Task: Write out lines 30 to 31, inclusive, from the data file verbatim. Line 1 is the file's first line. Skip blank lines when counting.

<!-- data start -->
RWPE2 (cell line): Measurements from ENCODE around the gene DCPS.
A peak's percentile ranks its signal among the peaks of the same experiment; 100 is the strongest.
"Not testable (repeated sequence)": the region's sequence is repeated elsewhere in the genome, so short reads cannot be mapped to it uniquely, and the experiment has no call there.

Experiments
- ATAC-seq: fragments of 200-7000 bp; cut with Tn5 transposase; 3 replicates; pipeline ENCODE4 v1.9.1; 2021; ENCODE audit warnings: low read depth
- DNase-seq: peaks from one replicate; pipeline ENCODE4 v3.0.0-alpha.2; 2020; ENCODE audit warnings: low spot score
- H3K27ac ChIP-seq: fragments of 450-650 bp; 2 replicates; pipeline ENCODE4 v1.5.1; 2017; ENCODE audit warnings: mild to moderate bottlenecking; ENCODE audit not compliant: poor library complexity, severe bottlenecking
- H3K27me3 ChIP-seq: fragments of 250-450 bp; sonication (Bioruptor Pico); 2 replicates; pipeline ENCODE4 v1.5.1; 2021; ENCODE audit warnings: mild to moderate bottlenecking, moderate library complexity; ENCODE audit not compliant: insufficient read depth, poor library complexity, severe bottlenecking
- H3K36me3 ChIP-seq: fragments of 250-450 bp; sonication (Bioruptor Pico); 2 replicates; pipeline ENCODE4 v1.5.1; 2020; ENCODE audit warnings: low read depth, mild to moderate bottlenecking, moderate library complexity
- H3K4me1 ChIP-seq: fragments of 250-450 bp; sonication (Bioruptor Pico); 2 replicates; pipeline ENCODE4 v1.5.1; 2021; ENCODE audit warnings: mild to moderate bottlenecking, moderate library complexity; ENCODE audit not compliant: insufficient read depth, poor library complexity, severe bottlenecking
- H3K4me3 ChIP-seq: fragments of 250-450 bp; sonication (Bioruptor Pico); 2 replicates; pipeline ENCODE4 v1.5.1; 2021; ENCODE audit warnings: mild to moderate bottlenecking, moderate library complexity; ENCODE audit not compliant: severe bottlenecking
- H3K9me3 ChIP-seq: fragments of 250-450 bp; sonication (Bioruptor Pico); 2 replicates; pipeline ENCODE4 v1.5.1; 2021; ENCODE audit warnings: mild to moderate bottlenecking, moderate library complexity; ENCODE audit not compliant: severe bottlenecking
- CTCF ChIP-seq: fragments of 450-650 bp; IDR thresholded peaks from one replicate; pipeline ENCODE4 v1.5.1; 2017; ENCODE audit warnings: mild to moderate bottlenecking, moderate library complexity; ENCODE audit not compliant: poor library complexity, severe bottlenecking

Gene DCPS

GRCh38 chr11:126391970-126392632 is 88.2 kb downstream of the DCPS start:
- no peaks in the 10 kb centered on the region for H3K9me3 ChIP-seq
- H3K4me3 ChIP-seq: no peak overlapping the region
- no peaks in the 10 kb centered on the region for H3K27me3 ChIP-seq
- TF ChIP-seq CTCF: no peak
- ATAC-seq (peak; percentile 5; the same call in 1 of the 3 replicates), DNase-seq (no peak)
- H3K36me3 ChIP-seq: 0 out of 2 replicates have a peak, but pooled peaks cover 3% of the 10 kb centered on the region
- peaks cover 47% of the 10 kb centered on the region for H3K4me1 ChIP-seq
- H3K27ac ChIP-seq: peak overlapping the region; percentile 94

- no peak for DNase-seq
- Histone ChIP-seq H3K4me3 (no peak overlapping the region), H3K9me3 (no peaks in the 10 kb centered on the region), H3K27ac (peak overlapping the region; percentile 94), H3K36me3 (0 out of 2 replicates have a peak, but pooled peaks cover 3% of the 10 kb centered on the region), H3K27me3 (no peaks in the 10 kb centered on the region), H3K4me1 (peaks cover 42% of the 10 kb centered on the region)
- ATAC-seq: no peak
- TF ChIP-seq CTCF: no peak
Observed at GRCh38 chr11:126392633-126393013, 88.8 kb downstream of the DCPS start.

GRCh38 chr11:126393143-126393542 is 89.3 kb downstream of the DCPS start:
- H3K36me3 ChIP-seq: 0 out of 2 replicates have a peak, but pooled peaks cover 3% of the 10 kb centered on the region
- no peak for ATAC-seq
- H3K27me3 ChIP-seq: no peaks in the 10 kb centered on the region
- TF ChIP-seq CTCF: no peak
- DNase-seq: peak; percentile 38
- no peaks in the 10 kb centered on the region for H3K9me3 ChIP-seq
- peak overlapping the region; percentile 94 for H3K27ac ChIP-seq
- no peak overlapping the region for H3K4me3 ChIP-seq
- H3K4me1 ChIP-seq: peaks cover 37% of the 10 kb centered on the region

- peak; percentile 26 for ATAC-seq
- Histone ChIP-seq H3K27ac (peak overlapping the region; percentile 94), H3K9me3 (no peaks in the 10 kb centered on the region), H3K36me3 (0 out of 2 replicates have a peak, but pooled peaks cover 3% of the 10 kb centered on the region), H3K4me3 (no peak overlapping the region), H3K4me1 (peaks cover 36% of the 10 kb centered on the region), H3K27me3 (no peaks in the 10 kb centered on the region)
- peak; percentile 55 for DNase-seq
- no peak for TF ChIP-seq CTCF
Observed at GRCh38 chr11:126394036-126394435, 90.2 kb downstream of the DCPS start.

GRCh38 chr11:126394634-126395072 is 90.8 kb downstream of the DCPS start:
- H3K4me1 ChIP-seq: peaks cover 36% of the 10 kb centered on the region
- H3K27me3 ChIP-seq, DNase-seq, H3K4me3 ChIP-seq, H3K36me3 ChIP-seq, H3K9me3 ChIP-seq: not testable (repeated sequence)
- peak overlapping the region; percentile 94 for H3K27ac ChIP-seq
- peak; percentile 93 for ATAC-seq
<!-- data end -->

- H3K36me3 ChIP-seq: 0 out of 2 replicates have a peak, but pooled peaks cover 3% of the 10 kb centered on the region
- no peak for ATAC-seq